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Delirium in the intensive care setting: A reevaluation of the validity of the CAM–ICU and ICDSC versus the DSM–IV–TR in determining a diagnosis of delirium as part of the daily clinical routine

  • Soenke Boettger (a1), David Garcia Nuñez (a1) (a2), Rafael Meyer (a3), André Richter (a1), Susana Franco Fernandez (a4), Alain Rudiger (a4), Maria Schubert (a5) and Josef Jenewein (a1)...

Abstract

Background:

In the intensive care setting, delirium is a common occurrence that comes with subsequent adversities. Therefore, several instruments have been developed to screen for and detect delirium. Their validity and psychometric properties, however, remain controversial.

Method:

In this prospective cohort study, the Confusion Assessment Method for the Intensive Care Unit (CAM–ICU) and the Intensive Care Delirium Screening Checklist (ICDSC) were evaluated versus the DSM–IV–TR in the diagnosis of delirium with respect to their validity and psychometric properties.

Results:

Out of some 289 patients, 210 with matching CAM–ICU, ICDSC, and DSM–IV–TR diagnoses were included. Between the scales, the prevalence of delirium ranged from 23.3% with the CAM–ICU, to 30.5% with the ICDSC, to 43.8% with the DSM–IV–TR criteria. The CAM–ICU showed only moderate concurrent validity (Cohen's κ = 0.44) and sensitivity (50%), but high specificity (95%). The ICDSC also reached moderate agreement (Cohen's κ = 0.60) and sensitivity (63%) while being very specific (95%). Between the CAM–ICU and the ICDSC, the concurrent validity was again only moderate (Cohen's κ = 0.56); however, the ICDSC yielded higher sensitivity and specificity (78 and 83%, respectively).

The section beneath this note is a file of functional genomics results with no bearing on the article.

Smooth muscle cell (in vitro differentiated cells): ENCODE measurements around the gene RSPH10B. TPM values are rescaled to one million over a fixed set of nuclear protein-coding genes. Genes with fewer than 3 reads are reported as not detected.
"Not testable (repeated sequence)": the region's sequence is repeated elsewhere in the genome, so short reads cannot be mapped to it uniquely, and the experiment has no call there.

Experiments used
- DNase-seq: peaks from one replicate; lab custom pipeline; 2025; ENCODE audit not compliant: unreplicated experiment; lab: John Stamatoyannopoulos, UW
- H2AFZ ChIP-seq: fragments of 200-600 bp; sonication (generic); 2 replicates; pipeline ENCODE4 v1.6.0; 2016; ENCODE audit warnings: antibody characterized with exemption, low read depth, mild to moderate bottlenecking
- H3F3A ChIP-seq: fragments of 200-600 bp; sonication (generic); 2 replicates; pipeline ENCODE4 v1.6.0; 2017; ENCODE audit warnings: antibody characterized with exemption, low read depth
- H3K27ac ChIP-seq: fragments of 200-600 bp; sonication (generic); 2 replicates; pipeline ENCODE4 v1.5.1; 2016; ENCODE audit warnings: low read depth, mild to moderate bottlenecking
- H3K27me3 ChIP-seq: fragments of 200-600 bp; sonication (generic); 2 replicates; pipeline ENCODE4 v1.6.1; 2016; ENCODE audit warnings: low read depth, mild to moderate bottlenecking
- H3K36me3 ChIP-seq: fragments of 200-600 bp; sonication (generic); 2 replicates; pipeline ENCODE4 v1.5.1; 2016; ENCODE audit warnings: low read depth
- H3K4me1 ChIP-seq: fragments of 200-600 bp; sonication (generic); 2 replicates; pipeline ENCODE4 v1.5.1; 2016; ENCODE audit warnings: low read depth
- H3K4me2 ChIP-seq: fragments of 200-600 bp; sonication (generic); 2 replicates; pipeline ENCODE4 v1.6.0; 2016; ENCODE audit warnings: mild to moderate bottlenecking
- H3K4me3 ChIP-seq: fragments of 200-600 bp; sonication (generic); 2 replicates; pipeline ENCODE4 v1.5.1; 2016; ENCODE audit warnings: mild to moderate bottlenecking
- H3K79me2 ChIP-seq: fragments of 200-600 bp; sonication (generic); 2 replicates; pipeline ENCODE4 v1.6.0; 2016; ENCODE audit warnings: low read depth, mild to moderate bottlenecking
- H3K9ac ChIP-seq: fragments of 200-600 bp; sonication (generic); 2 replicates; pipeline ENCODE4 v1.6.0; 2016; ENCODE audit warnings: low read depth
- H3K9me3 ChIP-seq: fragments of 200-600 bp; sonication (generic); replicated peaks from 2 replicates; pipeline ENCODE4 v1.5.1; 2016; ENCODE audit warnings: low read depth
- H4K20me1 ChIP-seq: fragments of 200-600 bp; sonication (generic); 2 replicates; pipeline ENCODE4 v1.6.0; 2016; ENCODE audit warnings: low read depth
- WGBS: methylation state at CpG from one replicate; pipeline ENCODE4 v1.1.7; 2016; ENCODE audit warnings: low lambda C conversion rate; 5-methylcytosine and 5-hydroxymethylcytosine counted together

Significance of Results:

In the daily clinical routine, neither the CAM–ICU nor the ICDSC, common tools used in screening and detecting delirium in the intensive care setting, reached sufficient concurrent validity; nor did they outperform the DSM–IV–TR diagnostic criteria with respect to sensitivity or positive prediction, but they were very specific. Thus, the non-prediction by the CAM–ICU or ICDSC did not refute the presence of delirium. Between the CAM–ICU and ICDSC, the ICDSC proved to be the more accurate instrument.

Copyright

Corresponding author

Address correspondence and reprint requests to: Soenke Boettger, Department of Psychiatry and Psychotherapy, University Hospital of Zurich, University of Zurich, Ramistraase 100, 8091 Zurich, Switzerland. E-mail: soenke.boettger@usz.ch.

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Shared first authorship.

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References

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